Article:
Check out my Green Holiday and Cheap & Easy series. I think you'll like them.
Enjoy the show!
Someone just humor me and tell me they think our hearth crock is funny. We thought it was the most hysterical thing we'd ever thought of. We rolled on the floor with laughter and slapped each other on the back like fools. In 5 years not a single, solitary soul has ever even noticed it.
A little Bolshevik humor anyone? Get it? LLBean crock? Communists? Consumerism?
Is this thing on?
Oh well. Moving on.
Yule logs were originally a pagan Winter Solstice custom to honor of the Germanic god Thor--by far my favorite of the Germanic gods. You burned the Yule log on the shortest day of winter as an offering of sorts to ensure the return of the light. Here's a really neat explanation of the origins and some modern celebations of Yule. It goes into way more detail than I will here.
Despite it's pagan origins, many of the Yule traditions were co-opted by early Christians to bring pagans into the fold. Regardless of your religious leanings, it's a fun idea to decorate and burn a yule log as part of your Winter Solstice or Christmas celebration. Your not supposed to work while the Yule log burns so most Moms should dig this idea. Burn baby, burn.
Since this is our first year making a Yule log, I didn't really plan ahead. One tradition says "real" Yule logs must be oak. Not gonna happen up here. Another says they must be cut from last year's Christmas tree and kept protected by the hearth for a year. Neat way to recycle! Once the holidays are over, we'll be cutting a few small logs from the trunk of the tree before we cart it off to our friends Summer Solstice bonfire pile. This year our logs just came from the woodpile--local dry pine. I've never been a stickler for the rules so I'm cool with that.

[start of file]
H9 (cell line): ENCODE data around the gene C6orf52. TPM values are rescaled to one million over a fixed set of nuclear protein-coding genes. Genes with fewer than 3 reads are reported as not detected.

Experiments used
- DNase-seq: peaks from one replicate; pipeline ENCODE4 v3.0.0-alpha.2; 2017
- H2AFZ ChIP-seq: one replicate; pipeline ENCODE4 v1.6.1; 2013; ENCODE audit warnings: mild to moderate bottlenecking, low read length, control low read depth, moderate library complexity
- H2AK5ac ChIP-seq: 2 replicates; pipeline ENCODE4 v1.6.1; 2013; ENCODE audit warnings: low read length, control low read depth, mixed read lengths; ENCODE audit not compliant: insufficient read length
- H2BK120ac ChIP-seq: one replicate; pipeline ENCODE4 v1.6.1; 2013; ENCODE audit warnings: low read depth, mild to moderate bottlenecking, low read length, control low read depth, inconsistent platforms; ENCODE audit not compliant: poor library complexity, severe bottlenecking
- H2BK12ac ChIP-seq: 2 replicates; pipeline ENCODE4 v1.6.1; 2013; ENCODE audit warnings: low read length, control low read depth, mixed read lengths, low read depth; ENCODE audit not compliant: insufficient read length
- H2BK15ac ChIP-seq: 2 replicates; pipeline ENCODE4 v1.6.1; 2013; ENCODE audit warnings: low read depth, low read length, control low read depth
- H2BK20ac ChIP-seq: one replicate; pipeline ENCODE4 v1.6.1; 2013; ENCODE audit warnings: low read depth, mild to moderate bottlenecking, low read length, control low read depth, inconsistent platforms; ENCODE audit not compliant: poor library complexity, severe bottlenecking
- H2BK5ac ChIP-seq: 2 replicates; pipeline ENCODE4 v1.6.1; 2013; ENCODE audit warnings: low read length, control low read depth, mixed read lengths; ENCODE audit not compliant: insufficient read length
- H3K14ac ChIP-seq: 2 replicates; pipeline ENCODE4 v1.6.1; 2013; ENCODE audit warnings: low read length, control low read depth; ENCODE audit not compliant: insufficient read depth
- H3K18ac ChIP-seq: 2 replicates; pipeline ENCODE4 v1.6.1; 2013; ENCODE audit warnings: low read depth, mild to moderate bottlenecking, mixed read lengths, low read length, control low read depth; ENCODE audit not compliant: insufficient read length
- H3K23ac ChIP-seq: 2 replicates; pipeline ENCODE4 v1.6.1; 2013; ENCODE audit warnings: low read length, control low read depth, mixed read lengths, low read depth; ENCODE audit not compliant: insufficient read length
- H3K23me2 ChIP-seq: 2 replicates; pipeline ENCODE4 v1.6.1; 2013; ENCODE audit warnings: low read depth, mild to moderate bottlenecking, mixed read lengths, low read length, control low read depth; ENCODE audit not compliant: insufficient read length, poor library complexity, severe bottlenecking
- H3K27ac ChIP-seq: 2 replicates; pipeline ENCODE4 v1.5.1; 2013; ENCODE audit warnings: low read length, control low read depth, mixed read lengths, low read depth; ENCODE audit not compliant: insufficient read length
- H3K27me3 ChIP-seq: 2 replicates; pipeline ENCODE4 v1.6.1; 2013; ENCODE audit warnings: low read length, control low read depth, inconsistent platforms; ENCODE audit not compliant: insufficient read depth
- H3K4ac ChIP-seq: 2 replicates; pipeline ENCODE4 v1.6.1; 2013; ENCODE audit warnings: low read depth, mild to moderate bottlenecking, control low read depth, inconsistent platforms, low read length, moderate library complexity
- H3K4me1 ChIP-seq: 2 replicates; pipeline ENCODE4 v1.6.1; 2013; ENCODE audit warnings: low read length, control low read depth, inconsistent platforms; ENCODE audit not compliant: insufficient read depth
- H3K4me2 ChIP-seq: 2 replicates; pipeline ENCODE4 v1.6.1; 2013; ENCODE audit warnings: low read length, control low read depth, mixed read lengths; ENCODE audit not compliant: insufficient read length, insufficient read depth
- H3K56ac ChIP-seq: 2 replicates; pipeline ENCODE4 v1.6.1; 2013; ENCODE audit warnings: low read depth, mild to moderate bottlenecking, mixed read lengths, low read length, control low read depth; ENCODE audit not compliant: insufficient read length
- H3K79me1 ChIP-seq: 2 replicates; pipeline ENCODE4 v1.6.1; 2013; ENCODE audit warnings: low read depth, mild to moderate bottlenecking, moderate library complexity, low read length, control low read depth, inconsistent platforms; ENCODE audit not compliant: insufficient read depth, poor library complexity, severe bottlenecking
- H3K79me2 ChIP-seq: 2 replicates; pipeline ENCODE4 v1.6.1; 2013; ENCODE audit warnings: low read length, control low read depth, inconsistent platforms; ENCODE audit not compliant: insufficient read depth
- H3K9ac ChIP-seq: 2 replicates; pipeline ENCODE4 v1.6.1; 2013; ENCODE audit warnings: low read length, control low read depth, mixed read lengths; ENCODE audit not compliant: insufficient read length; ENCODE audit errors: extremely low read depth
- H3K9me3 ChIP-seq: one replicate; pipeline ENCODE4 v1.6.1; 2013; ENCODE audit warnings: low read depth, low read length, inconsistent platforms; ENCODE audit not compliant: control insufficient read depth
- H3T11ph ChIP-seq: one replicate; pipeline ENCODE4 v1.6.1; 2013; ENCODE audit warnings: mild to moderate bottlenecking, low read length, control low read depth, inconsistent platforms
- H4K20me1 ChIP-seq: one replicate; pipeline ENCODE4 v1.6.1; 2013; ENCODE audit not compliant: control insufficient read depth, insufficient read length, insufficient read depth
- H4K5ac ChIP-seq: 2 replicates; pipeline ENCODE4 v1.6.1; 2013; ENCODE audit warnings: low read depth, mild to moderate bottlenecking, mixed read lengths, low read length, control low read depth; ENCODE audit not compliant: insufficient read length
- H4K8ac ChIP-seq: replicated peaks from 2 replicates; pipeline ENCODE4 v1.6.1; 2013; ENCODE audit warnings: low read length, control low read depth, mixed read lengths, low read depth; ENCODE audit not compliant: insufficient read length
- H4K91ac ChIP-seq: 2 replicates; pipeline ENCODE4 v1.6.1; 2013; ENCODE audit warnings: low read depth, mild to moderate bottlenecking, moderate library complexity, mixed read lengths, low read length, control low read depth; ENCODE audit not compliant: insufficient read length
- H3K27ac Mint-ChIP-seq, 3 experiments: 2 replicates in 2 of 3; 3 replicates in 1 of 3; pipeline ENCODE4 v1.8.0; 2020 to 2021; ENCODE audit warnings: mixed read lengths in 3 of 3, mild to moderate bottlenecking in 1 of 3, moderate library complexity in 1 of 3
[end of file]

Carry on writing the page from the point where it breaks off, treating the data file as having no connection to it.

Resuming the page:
Another thing I read was that "real" Yule logs must be received as gift. But I want to actually burn one this year and let's face it, not enough people do Yule logs for us to bank on getting one. So out goes that tradition, too. We made our own, and made an extra that we can gift to someone.
- Round Logs, 12"-24" long (depending on the size of your fireplace or woodstove)
- Twine, raffia or ribbon (make sure it's paper or 100% cotton)
- Some natural goodies: Pinecones, small pine boughs, berries, mistletoe, holly, cinnamon sticks, etc.
If you live in an area that has this stuff, it's great to go out in late fall or early winter with baskets and let the kids collect the decorations themselves.
Now all you do is group your decorations and tie them on. Huck did the choosing and the holding and I did the tying with twine. Then we went back and tucked in a few more items.
Think with your nose. What will smell good burning in your house? The Norse also sprinkled mead on theirs for the aroma and to keep the log burning longer (remember, no work while it burns--this is a tradition we'll be embracing). But if you just don't happen to be big mead people, you can try mulled cider or mulled wine instead. Orange rinds or dried apple rings would be cool, too.
I think we'll use the small one above as a centerpiece on the table and then as a gift for some neighbors who host a big Christmas soup and caroling party every year. Then on either the Winter Solstice or Christmas Eve, we'll have a nice meal and burn the big one. Another Yule tradition I like is that everyone gets to make a wish for the new year as you light the log.
From start (collecting the decorations from nature) to finish (feasting, burning and making a wish) this is a really fun tradition for kids.
One tradition called for sprinkling the ashes of the Yule log around the house as a blessing. I ain't doing that either. I just got this place clean.